The US government has renamed five more sites that had the word “squaw” in their names.
“Squaw” is said to be a racist term for a female Native American person, but comes from the Algonquin language and originally just meant “woman.”
The U.S. Department of the Interior announced the name changes to sites in California, North Dakota, Tennessee, and Texas on Thursday.
“Words matter, particularly in our work to ensure our nation’s public lands and waters are accessible and welcoming to people of all backgrounds,” Interior Secretary Deb Haaland said in a statement about the name changes. “I am grateful to the members of the Derogatory Geographic Names Task Force and the Board on Geographic Names for their efforts to finalize the removal of this harmful word. Together, we are showing why representation matters and charting a path for an inclusive America.”
Over 650 sites using the word have already been renamed.
Haaland took office in 2021 and is a Native American woman. Upon taking office, she quickly declared that the term is derogatory and ordered the Board on Geographic Names to start renaming sites using the word.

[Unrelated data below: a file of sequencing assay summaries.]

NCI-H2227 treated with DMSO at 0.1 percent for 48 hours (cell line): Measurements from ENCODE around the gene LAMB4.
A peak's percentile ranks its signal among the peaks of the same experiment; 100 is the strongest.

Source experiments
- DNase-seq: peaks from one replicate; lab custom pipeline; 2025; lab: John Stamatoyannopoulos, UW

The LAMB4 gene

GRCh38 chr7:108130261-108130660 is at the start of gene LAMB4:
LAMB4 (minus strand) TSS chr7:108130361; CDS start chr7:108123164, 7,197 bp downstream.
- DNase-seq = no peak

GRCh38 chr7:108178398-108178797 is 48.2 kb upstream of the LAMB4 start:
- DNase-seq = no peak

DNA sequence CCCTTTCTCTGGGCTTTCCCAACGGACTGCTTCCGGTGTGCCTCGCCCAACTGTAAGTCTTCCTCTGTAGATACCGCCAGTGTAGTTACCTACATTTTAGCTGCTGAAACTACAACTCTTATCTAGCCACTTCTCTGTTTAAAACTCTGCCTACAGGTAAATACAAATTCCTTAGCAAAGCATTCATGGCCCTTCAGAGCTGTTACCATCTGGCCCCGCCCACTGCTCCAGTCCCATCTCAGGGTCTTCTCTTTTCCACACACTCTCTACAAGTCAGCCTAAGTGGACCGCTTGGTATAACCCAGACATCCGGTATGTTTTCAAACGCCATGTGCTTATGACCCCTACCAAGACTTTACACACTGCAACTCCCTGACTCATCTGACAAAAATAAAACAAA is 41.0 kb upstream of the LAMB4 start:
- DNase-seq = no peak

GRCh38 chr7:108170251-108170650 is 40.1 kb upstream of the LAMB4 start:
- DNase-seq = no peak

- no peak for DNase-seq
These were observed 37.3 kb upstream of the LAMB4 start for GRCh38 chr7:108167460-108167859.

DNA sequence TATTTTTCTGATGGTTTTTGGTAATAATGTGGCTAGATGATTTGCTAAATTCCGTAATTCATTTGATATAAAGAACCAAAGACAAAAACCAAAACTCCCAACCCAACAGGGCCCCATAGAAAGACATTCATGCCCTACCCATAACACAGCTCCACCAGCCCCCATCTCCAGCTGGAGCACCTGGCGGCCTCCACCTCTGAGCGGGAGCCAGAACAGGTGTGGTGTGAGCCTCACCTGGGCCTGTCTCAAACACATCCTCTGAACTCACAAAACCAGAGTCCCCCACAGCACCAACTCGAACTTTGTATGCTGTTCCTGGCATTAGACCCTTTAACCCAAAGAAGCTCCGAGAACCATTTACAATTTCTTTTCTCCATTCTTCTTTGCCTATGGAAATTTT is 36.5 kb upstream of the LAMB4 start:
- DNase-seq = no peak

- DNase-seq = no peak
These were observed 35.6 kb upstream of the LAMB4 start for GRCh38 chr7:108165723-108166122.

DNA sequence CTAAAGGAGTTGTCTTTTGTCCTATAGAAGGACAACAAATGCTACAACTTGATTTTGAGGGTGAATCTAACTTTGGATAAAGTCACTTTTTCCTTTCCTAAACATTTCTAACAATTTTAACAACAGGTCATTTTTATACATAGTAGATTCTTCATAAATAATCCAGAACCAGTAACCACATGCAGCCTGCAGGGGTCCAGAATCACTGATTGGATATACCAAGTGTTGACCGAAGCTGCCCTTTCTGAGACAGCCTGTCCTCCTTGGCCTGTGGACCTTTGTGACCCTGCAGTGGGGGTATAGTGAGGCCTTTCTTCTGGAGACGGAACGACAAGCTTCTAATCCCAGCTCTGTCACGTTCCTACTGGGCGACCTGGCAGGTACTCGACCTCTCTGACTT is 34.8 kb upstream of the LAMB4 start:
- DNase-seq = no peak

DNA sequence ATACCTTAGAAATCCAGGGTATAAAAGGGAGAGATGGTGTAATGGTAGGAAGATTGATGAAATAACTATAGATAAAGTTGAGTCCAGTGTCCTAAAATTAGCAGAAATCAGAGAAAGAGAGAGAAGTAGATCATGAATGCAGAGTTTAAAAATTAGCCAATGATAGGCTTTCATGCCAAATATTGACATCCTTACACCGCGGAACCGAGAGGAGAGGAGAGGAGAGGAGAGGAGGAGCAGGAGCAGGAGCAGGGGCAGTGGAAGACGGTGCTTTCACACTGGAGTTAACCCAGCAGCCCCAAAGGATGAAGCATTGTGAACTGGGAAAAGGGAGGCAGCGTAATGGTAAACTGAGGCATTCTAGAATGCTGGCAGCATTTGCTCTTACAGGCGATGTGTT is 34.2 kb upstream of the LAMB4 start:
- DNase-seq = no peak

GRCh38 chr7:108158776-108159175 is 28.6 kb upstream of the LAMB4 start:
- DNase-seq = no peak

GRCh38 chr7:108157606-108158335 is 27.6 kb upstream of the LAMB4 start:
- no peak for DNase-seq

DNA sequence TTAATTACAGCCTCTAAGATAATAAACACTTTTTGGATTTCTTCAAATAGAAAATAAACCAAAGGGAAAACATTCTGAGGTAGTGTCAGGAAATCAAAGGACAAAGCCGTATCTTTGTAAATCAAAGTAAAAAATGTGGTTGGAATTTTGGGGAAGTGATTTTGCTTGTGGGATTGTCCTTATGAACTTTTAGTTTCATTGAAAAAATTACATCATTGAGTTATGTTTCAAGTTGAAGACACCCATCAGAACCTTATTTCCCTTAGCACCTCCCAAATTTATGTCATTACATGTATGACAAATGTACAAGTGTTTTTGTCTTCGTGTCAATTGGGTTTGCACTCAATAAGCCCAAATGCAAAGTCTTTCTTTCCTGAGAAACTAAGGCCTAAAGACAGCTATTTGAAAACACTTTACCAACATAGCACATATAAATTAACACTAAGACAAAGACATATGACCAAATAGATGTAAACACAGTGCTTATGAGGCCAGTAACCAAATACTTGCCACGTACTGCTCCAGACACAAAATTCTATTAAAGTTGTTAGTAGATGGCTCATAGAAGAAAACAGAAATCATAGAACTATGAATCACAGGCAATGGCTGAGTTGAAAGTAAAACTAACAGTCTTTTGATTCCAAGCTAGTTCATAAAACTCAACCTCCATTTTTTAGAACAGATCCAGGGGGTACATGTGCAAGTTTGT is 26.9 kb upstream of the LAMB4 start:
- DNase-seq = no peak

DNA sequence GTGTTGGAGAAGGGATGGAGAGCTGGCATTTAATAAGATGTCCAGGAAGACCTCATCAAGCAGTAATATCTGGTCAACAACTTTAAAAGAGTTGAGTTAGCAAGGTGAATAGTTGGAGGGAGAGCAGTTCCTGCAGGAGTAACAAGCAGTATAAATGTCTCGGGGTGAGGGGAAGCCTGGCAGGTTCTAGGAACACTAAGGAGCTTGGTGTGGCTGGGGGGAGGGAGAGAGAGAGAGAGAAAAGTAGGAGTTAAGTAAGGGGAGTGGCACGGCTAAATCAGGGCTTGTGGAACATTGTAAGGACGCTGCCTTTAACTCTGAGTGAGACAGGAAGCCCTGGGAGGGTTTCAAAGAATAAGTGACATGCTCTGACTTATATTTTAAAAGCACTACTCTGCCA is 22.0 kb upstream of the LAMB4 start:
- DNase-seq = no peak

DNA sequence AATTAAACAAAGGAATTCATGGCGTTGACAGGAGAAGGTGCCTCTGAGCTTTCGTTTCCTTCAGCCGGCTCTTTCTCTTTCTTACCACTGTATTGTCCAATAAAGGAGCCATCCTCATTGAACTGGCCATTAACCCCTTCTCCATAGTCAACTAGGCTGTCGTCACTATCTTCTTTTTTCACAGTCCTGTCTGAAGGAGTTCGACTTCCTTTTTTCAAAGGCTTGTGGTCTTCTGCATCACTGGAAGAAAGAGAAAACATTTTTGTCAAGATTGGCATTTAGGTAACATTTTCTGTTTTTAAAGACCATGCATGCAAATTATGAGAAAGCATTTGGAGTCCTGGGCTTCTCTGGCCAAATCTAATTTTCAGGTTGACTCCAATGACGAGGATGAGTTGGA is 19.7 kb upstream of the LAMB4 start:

One of the sites, Squaw Gap in North Dakota, has been renamed Homesteaders Gap — but the decision has been controversial.
NBC News reports, “Joel Brown, a member of the McKenzie County Board of Commissioners, said many residents in the area ‘felt very strongly’ in opposition to the switch. Brown, who is white, said he and others prefer as little interference from the federal government as possible because ‘generally we find they’re disconnected from what the culture and economy are out here.'”
Keene-area farmer/rancher Kathy Skarda, who grew up in Squaw Gap, told the Bismarck Tribune that she doesn’t think the original name was “ever meant to be derogatory toward anybody or any ethnicity.”
The newspaper noted that the name Squaw Gap came from “a local rock formation said to resemble an Indian squaw carrying a papoose, and its location in a gap in a hill,” citing “North Dakota Place Names” by Douglas A. Wick.’
Mark Fox, tribal chairman of the Mandan, Hidatsa, and Arikara Nation, celebrated the name change and told the Tribune that the word “really causes serious and strong emotions and resistance to that term.” He told the Associated Press that “we are pleased that the racially insensitive and offensive name has been removed.”
The Associated Press reported last September, “new names for nearly 650 places bearing the offensive word ‘squaw’ include the mundane (Echo Peak, Texas), peculiar (No Name Island, Maine) and Indigenous terms (Nammi’I Naokwaide, Idaho) whose meaning at a glance will elude those unfamiliar with Native languages.”